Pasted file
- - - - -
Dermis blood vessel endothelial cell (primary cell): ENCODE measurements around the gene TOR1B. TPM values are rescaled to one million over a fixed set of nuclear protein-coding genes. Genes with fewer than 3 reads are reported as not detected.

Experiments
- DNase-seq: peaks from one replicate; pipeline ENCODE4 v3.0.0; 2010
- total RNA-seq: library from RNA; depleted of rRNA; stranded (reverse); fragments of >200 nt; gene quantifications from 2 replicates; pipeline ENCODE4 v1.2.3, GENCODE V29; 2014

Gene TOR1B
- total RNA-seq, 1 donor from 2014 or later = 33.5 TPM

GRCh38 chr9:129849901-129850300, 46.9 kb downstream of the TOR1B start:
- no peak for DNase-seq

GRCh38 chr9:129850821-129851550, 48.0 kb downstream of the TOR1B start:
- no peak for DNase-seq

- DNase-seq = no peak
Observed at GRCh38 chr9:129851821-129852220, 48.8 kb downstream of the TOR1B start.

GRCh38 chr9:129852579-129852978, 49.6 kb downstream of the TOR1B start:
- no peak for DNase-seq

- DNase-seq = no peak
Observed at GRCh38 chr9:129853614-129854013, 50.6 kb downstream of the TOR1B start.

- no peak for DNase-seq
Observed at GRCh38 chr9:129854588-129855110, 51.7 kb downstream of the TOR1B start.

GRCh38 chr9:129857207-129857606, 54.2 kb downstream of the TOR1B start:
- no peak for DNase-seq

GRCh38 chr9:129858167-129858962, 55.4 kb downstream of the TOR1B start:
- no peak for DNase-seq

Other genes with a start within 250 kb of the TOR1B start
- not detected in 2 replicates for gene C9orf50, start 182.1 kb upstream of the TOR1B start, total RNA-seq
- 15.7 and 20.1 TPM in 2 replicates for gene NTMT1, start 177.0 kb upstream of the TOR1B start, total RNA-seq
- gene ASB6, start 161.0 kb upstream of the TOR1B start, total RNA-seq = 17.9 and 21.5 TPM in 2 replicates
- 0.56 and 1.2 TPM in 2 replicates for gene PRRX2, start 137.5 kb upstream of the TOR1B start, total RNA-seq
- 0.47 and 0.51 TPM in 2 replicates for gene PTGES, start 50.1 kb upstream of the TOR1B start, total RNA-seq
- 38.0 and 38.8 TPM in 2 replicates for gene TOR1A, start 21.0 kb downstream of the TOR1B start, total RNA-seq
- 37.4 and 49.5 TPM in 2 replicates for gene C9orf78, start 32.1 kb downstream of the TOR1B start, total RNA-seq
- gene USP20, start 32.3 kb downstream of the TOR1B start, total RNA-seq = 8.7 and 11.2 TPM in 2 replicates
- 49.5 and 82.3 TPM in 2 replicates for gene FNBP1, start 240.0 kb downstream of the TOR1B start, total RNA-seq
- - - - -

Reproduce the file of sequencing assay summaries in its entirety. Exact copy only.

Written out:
Dermis blood vessel endothelial cell (primary cell): ENCODE measurements around the gene TOR1B. TPM values are rescaled to one million over a fixed set of nuclear protein-coding genes. Genes with fewer than 3 reads are reported as not detected.

Experiments
- DNase-seq: peaks from one replicate; pipeline ENCODE4 v3.0.0; 2010
- total RNA-seq: library from RNA; depleted of rRNA; stranded (reverse); fragments of >200 nt; gene quantifications from 2 replicates; pipeline ENCODE4 v1.2.3, GENCODE V29; 2014

Gene TOR1B
- total RNA-seq, 1 donor from 2014 or later = 33.5 TPM

GRCh38 chr9:129849901-129850300, 46.9 kb downstream of the TOR1B start:
- no peak for DNase-seq

GRCh38 chr9:129850821-129851550, 48.0 kb downstream of the TOR1B start:
- no peak for DNase-seq

- DNase-seq = no peak
Observed at GRCh38 chr9:129851821-129852220, 48.8 kb downstream of the TOR1B start.

GRCh38 chr9:129852579-129852978, 49.6 kb downstream of the TOR1B start:
- no peak for DNase-seq

- DNase-seq = no peak
Observed at GRCh38 chr9:129853614-129854013, 50.6 kb downstream of the TOR1B start.

- no peak for DNase-seq
Observed at GRCh38 chr9:129854588-129855110, 51.7 kb downstream of the TOR1B start.

GRCh38 chr9:129857207-129857606, 54.2 kb downstream of the TOR1B start:
- no peak for DNase-seq

GRCh38 chr9:129858167-129858962, 55.4 kb downstream of the TOR1B start:
- no peak for DNase-seq

Other genes with a start within 250 kb of the TOR1B start
- not detected in 2 replicates for gene C9orf50, start 182.1 kb upstream of the TOR1B start, total RNA-seq
- 15.7 and 20.1 TPM in 2 replicates for gene NTMT1, start 177.0 kb upstream of the TOR1B start, total RNA-seq
- gene ASB6, start 161.0 kb upstream of the TOR1B start, total RNA-seq = 17.9 and 21.5 TPM in 2 replicates
- 0.56 and 1.2 TPM in 2 replicates for gene PRRX2, start 137.5 kb upstream of the TOR1B start, total RNA-seq
- 0.47 and 0.51 TPM in 2 replicates for gene PTGES, start 50.1 kb upstream of the TOR1B start, total RNA-seq
- 38.0 and 38.8 TPM in 2 replicates for gene TOR1A, start 21.0 kb downstream of the TOR1B start, total RNA-seq
- 37.4 and 49.5 TPM in 2 replicates for gene C9orf78, start 32.1 kb downstream of the TOR1B start, total RNA-seq
- gene USP20, start 32.3 kb downstream of the TOR1B start, total RNA-seq = 8.7 and 11.2 TPM in 2 replicates
- 49.5 and 82.3 TPM in 2 replicates for gene FNBP1, start 240.0 kb downstream of the TOR1B start, total RNA-seq